Carpal Tunnel Steroid Injections Q & A
Carpal tunnel steroid injections are an effective treatment for men and women suffering from pain and other symptoms associated with carpal tunnel syndrome. New York Neurology offers targeted injections aimed at providing long-term relief for patients on Long Island, NY, and in New York City’s Upper East Side, Upper West Side and Downtown neighborhoods.
What is carpal tunnel syndrome?
The carpal tunnel is a narrow area at the base of the hand that serves as a conduit for the median nerve that provides sensations in the thumb, index and middle fingers, and part of the ring finger. Carpal tunnel syndrome is a nerve entrapment syndrome that occurs when this tunnel become irritated, inflamed or injured, squeezing or compressing the nerve as it passes through the tunnel. It’s most commonly associated with repetitive movements that rely on the fingers, hands, and wrists. Carpal tunnel syndrome causes symptoms like pain, numbness and tingling in the fingers and hand, and over time, it can also affect grip strength and fine motor skills.
How is carpal tunnel syndrome diagnosed?
Diagnosis begins with a review of symptoms and a physical examination of the wrist, hand and lower arm, including range-of-motion exercises to help pinpoint the cause of symptoms. Nerve studies can also be used to confirm a diagnosis, and more recently, ultrasound evaluations have proven useful in assessing the nerve and the soft tissues surrounding it. Ultrasound evaluations take less than a half hour to perform, and they’re done right in the office using a special handheld device or transducer that’s held against the skin over the wrist. The transducer emits ultrasound waves which bounce off the interior structures of the wrist, returning data to the ultrasound machine which creates detailed images of the wrist anatomy.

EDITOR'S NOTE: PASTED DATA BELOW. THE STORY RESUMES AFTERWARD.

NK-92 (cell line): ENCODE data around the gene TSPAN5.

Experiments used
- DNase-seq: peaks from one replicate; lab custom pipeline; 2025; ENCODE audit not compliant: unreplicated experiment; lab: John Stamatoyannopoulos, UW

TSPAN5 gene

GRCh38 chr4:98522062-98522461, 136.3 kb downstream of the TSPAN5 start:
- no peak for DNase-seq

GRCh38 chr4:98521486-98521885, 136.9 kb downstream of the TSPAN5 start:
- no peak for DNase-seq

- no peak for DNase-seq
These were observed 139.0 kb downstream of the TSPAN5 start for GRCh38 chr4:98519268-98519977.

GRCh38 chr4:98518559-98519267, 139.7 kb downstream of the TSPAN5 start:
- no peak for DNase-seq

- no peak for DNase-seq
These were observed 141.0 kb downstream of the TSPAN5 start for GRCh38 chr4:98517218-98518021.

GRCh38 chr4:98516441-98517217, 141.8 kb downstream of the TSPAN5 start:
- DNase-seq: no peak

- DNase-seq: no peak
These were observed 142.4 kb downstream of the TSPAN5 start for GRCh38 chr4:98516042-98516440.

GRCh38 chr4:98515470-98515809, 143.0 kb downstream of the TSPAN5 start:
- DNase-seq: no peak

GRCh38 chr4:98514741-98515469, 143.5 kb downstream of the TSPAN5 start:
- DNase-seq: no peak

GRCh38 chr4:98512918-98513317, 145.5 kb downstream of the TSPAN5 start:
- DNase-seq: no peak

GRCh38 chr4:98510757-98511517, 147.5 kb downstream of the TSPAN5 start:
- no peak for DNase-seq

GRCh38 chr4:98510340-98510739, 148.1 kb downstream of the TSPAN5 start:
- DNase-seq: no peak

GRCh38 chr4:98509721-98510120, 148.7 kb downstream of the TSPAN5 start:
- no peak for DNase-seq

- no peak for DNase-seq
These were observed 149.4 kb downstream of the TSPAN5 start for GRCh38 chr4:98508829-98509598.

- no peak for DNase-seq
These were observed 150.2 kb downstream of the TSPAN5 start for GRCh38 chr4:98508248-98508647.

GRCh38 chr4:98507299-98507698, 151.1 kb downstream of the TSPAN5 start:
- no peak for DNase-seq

What are carpal tunnel steroid injections?
Steroids are medicines used to help reduce inflammation so pressure on the median nerve is relieved. Injections are usually reserved for patients in whom other methods like splinting or oral pain medicines have failed to provide relief. Injections are performed in the office and take less than a half hour. First, the injection site is carefully cleansed and a local anesthetic will be used to numb the area. Next, the steroid medication is injected into the carpal tunnel space. Once the injection is complete, a small bandage will be placed over the injection site. Steroid injections may be helpful in enabling some patients to avoid the need for wrist surgery, and it can also be useful in predicting the success of surgery since patients who find temporary relief from steroid injections tend to achieve good outcomes from surgery.